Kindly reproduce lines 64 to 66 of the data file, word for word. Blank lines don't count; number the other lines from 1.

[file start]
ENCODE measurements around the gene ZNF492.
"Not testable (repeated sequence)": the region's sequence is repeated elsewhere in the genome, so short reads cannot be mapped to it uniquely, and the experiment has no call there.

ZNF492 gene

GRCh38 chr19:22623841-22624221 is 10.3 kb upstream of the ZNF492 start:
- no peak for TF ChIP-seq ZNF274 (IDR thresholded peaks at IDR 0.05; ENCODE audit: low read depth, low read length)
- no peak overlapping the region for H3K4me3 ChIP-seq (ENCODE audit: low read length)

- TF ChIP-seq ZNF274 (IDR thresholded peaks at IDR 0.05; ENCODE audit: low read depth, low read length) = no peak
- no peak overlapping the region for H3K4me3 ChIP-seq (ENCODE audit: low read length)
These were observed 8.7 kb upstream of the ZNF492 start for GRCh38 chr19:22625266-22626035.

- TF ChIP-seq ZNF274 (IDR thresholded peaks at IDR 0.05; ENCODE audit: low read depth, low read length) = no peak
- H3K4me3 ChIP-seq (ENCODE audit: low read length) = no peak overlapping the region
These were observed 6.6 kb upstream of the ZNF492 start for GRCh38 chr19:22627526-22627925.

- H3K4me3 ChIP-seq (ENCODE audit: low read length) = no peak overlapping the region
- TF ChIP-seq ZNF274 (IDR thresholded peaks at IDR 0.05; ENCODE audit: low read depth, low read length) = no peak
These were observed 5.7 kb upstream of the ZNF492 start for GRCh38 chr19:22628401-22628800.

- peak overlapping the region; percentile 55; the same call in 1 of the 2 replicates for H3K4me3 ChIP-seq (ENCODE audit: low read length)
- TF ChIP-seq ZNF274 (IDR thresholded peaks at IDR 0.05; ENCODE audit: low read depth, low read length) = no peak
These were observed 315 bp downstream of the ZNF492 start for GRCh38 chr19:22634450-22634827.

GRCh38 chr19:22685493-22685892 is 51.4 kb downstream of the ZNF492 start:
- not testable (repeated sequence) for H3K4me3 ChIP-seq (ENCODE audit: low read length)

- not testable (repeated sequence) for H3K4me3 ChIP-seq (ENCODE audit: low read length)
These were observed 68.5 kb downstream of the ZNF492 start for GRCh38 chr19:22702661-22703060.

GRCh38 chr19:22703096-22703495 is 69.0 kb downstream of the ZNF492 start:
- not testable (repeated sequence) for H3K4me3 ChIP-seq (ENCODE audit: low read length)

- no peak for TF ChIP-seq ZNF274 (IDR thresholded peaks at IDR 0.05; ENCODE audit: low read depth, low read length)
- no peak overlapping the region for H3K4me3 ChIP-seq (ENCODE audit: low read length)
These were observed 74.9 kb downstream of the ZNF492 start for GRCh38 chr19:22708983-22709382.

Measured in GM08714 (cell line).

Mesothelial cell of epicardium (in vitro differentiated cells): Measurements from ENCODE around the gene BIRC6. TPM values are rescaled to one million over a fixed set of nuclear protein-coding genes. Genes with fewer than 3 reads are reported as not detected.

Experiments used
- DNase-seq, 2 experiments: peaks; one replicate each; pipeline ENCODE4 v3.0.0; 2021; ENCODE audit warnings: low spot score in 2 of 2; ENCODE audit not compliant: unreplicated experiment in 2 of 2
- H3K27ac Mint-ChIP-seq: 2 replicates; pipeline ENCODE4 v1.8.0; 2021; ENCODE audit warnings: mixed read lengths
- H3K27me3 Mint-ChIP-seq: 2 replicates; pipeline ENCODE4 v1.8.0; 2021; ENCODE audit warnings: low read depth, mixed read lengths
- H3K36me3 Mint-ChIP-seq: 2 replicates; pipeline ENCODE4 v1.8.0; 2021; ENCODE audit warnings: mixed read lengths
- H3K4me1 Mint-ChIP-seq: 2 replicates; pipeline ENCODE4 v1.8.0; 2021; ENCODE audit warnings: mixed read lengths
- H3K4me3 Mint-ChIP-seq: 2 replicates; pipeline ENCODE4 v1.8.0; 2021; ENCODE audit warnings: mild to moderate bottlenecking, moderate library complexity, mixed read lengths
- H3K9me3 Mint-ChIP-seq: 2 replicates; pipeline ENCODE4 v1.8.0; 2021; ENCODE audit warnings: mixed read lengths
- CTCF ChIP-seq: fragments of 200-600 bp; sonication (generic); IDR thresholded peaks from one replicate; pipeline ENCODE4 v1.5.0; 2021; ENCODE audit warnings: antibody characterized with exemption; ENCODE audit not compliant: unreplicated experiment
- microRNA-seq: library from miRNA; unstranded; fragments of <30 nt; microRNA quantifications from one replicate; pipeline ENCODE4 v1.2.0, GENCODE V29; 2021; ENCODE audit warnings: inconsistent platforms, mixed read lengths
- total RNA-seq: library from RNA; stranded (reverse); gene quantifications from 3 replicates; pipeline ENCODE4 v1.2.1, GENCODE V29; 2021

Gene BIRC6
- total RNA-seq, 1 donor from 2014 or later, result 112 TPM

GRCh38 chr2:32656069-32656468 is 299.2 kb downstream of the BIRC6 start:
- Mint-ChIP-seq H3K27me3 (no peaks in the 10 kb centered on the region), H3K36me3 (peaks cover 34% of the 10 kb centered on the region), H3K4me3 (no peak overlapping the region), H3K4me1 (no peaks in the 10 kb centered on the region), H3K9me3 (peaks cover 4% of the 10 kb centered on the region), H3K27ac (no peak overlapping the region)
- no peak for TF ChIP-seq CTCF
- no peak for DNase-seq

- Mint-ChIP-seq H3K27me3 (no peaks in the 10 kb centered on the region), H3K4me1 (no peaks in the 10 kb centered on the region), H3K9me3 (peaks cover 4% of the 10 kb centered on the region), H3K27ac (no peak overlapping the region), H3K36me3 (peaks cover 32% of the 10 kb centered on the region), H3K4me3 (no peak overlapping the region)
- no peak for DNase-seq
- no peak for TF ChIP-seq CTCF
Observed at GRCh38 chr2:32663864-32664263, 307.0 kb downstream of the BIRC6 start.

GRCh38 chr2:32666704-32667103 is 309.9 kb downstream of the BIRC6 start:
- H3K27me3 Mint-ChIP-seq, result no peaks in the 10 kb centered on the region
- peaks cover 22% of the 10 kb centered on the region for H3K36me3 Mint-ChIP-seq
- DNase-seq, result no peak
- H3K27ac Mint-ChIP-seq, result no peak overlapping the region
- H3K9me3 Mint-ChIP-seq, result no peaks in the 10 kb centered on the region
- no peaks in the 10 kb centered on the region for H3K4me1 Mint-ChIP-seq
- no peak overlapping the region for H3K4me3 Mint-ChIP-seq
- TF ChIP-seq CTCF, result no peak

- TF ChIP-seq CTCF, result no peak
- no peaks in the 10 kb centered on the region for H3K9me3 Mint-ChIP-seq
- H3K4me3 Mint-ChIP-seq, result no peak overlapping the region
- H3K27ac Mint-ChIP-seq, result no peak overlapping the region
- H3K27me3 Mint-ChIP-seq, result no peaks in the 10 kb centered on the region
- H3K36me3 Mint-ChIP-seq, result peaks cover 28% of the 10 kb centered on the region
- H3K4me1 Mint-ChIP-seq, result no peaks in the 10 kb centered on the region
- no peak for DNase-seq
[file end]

- H3K27me3 Mint-ChIP-seq, result no peaks in the 10 kb centered on the region
- H3K36me3 Mint-ChIP-seq, result peaks cover 28% of the 10 kb centered on the region
- H3K4me1 Mint-ChIP-seq, result no peaks in the 10 kb centered on the region